EDITORIAL: How to Make Pride for Straight People
Double Sided Media was founded during The Uprising following the murder of George Floyd in Minneapolis, Minnesota. That being said, our first published article was “Pride for Black Trans Lives,” on Aug. 19, 2020 — and guess what? There was a single, lonely pup at the event. “Pup” as in pet play, of course.
DSM has been at every-single Pride event since.
That’s just one example of someone embracing their kink in public at an event designed for that exact purpose. At that event, no one seemed to mind the pup in their gear. They even reportedly received a compliment from Mayor Vinis.
Fast forward to this year and, once again, Eugene—which, for some reason, prides itself on being a bastion of liberalism—has proved that it is far from it.
“Pride in the Park” on Aug. 14 is just another example.
On Aug. 10, a few days prior to the event, the official Eugene Pride Facebook page posted the rules for the event. They include: “No signs within festival grounds; No gear or paraphernalia; and No political/religious messages outside of approved area”
I am going to be frank — what the fuck?! This event seems specifically designed to avoid offending straight people as much as possible.
Let’s unpack this, shall we?
First, the rules say “no signs within festival grounds” and that “no political/religious messages outside of approved area.” Without even mentioning how banning political messages is, literally, antithetical with what Pride is and has been, to be Queer—with Pride—is political.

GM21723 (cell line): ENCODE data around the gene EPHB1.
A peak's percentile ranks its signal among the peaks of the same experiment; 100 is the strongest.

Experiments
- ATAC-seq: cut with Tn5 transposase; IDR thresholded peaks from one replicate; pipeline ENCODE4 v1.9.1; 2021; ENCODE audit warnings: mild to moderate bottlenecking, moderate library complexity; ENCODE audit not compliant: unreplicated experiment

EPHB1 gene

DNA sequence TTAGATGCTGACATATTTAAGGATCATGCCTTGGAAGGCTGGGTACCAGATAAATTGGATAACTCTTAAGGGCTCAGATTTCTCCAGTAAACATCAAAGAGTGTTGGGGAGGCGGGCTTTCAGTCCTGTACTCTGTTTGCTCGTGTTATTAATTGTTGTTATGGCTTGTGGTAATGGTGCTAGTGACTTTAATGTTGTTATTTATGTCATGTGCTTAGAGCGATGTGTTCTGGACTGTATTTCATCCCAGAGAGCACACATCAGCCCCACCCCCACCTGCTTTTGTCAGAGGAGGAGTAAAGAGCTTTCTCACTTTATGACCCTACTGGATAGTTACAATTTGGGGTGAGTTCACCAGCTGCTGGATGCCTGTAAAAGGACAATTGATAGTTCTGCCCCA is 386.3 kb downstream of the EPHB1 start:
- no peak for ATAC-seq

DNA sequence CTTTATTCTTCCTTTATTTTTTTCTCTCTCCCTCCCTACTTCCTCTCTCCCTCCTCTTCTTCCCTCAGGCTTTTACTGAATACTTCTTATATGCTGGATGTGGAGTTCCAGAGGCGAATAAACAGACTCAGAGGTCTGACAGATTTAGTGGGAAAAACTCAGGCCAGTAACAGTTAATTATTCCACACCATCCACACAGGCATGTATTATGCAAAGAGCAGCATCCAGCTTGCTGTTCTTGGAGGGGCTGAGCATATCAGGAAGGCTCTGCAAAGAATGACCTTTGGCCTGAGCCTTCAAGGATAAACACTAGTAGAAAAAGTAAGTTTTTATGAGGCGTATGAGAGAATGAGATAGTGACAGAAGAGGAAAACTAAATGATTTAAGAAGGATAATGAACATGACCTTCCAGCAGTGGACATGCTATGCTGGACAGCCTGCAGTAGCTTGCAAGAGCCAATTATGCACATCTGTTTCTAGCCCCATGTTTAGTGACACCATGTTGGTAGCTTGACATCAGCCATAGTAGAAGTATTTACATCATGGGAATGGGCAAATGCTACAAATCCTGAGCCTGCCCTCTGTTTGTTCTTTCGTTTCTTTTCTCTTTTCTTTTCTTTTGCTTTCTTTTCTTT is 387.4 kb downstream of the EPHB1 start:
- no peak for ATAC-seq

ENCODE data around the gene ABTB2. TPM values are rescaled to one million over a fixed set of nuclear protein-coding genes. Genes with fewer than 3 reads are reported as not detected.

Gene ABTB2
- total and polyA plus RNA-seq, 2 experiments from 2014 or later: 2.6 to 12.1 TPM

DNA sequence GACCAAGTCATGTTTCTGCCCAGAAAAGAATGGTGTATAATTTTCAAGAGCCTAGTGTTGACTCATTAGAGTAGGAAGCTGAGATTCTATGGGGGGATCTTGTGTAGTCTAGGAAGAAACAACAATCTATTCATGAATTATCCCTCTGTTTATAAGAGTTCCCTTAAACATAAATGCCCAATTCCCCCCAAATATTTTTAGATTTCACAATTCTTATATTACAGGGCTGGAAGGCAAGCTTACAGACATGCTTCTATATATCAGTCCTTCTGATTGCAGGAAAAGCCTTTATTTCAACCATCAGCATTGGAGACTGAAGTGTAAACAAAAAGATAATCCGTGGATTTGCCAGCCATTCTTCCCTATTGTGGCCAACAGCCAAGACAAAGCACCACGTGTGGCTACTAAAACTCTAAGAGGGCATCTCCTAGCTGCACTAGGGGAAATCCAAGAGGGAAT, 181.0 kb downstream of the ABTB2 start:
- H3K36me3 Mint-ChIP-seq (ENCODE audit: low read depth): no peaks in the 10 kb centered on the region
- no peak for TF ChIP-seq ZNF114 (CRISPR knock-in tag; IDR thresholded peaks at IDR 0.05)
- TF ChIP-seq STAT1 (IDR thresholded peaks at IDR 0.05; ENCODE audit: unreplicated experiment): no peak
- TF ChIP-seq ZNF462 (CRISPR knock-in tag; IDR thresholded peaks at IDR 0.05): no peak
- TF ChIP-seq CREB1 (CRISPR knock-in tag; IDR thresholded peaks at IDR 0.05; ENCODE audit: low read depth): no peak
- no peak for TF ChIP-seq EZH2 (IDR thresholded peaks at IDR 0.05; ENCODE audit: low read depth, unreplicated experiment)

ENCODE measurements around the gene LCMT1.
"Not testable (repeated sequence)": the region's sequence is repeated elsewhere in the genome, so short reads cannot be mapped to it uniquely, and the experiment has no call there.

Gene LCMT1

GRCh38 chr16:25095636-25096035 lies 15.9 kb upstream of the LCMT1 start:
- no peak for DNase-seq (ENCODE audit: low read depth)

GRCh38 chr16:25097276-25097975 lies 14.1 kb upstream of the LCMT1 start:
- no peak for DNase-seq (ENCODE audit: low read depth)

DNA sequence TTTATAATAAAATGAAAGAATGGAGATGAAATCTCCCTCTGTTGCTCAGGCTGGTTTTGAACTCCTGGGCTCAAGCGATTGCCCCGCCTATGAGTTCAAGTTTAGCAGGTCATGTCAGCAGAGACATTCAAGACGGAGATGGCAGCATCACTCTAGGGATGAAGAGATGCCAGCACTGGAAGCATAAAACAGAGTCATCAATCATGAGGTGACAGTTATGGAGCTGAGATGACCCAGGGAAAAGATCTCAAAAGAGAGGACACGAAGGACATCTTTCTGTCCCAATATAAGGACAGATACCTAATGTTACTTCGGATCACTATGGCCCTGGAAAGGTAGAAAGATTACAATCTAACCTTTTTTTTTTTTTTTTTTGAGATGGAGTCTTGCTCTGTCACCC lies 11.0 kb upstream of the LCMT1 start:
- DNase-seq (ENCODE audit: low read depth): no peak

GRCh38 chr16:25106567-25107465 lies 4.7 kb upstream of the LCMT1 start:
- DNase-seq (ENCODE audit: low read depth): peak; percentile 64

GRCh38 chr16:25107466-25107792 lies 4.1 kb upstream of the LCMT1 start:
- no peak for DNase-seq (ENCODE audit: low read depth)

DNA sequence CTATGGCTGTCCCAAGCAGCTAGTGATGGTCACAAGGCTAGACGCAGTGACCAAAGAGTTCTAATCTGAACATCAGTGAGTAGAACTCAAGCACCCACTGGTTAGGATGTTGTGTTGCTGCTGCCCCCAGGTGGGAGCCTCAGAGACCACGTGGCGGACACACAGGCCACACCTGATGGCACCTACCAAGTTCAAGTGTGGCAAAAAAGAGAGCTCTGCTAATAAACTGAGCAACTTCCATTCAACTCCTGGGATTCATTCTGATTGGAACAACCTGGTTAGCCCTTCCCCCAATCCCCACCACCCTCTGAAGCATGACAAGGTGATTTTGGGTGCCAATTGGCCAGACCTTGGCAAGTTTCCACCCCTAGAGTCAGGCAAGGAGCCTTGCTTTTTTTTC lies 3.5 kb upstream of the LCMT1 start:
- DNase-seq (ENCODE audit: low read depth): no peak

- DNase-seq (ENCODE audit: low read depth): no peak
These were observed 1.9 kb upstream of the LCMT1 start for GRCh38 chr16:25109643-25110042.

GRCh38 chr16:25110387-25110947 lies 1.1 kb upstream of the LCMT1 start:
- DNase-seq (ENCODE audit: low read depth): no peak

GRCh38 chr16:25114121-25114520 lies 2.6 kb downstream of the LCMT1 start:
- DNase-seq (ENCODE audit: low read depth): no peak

Does anyone remember Stonewall? You know, the riot?
Was the march going to be signless? Or are the organizers going to ask that people throw away their signs prior to entering Alton Baker Park?
Oh, I almost forgot to mention that on the Facebook Event Page, they make it clear that they are working in conjunction with the Eugene Police Department for the parade. Wasn’t there a whole controversy regarding police being present at Pride events this year?
In fact, New York City’s Pride event explicitly prohibited the police this year. Sure, it was a deviation from the norm — after all, Queer officers in uniform had been previously allowed to march with the parade since 1996.
But times have changed. In the aftermath of George Floyd’s murder, there has not only been a renewed fight for Black Civil Rights, but also an reckoning in the Queer liberation fight. Cops are no longer welcome.
If you need an example, just look at New York City’s alternative Pride event from this year. Cops were banned from marching with the official parade but openly attacked another with pepper spray and batons.
Secondly, the event’s “What Should I Wear?” section states that “You should wear what makes you feel the most like you! Pride is all about authenticity and freedom,” but then adds that it “is a family-friendly event so please be mindful and respectful of everyone who will be attending.”
With people taking to the comments questioning what “gear” means, the page doubled-down and elaborated through replies.
One of them said: